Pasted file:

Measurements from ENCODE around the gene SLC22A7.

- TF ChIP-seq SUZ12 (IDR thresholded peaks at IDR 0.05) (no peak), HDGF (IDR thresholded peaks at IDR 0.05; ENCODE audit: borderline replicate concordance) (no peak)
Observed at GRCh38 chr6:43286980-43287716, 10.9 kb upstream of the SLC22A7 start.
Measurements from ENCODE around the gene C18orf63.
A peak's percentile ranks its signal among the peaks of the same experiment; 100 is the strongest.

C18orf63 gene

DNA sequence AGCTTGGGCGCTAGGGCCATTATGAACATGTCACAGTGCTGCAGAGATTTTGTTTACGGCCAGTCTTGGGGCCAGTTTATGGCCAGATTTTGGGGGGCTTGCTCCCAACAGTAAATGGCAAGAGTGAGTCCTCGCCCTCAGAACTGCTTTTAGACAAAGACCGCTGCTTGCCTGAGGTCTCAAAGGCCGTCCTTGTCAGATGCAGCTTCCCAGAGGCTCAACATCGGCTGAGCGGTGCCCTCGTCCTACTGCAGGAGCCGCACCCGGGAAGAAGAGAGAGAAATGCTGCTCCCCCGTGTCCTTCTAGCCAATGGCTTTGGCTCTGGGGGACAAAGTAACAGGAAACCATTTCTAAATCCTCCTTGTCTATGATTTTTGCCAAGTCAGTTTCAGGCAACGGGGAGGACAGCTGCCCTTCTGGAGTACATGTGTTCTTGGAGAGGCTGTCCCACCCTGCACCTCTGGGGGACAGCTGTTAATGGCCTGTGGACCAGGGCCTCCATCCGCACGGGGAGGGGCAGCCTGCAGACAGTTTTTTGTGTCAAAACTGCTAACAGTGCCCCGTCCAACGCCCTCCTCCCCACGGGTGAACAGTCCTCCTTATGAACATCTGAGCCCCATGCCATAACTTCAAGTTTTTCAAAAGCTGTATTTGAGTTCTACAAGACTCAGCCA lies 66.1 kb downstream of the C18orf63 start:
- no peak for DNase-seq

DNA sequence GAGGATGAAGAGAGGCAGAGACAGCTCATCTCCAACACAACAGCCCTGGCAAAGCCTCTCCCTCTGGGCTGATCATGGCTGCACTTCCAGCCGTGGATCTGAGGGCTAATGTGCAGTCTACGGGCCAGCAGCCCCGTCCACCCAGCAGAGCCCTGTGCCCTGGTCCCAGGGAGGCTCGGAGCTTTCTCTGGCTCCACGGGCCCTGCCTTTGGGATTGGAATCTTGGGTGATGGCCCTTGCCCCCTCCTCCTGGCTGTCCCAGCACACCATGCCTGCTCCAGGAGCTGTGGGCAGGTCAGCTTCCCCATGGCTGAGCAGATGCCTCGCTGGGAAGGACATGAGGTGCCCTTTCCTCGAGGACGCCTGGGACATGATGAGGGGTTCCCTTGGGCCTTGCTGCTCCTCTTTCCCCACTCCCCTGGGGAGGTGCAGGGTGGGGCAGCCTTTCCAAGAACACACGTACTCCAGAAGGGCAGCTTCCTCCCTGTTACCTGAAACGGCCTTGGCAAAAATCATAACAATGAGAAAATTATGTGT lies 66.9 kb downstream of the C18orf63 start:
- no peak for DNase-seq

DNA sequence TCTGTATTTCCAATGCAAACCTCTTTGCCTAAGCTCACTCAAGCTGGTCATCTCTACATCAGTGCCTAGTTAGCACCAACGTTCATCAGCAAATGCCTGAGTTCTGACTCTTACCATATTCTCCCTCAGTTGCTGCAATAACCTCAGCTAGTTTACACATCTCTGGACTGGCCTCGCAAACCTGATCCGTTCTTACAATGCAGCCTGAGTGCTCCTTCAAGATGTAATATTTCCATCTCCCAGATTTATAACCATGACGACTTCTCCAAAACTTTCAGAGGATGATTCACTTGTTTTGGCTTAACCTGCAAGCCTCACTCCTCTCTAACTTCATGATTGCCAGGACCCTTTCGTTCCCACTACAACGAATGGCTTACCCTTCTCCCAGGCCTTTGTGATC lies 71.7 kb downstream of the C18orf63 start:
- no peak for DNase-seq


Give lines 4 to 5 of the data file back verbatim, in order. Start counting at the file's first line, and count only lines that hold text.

Measurements from ENCODE around the gene C18orf63.
A peak's percentile ranks its signal among the peaks of the same experiment; 100 is the strongest.